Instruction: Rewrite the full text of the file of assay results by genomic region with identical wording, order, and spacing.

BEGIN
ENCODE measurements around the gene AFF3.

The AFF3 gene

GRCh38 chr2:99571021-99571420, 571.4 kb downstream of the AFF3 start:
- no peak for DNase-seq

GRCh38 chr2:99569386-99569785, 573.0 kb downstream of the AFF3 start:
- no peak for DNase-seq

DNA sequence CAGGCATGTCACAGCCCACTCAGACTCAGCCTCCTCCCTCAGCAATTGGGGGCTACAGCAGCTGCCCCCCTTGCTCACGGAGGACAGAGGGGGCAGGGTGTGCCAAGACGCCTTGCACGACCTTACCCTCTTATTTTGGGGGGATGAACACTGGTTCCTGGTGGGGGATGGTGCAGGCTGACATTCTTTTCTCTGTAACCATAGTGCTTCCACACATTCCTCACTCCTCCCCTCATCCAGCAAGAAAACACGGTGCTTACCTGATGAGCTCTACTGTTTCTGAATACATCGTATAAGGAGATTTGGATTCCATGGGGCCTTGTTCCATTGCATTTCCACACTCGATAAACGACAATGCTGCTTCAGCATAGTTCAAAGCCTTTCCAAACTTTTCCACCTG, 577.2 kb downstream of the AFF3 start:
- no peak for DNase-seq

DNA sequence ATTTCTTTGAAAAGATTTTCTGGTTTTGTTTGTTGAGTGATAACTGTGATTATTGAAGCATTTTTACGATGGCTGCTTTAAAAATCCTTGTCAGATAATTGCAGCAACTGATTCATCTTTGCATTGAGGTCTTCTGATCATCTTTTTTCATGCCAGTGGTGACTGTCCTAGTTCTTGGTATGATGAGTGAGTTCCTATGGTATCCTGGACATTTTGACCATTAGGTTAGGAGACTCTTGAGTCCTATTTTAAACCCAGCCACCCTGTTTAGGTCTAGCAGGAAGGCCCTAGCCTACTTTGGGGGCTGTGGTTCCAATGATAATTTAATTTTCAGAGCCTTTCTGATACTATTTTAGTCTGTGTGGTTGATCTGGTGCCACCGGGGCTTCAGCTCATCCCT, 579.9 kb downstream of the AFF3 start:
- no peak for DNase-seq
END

ENCODE measurements around the gene AFF3.

The AFF3 gene

GRCh38 chr2:99571021-99571420, 571.4 kb downstream of the AFF3 start:
- no peak for DNase-seq

GRCh38 chr2:99569386-99569785, 573.0 kb downstream of the AFF3 start:
- no peak for DNase-seq

DNA sequence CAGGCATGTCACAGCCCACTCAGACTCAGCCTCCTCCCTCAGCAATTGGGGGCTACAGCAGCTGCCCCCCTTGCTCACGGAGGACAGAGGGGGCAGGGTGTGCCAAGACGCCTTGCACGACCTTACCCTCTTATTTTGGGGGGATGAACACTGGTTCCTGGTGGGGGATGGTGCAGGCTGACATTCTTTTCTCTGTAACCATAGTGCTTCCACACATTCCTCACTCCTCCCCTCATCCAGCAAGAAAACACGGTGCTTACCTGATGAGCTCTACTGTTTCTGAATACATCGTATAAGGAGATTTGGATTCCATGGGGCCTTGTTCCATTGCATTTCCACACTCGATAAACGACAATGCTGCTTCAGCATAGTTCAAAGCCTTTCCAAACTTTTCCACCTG, 577.2 kb downstream of the AFF3 start:
- no peak for DNase-seq

DNA sequence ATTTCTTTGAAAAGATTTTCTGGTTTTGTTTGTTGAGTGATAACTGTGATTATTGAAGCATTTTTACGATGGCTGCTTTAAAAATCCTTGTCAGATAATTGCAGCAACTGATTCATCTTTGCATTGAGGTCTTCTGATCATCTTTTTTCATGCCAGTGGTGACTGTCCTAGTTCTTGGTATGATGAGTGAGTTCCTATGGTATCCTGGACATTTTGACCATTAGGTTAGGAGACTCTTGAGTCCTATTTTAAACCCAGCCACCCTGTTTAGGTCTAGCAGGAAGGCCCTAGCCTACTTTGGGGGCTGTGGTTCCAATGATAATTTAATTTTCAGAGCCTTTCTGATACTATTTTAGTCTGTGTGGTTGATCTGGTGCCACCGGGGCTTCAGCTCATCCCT, 579.9 kb downstream of the AFF3 start:
- no peak for DNase-seq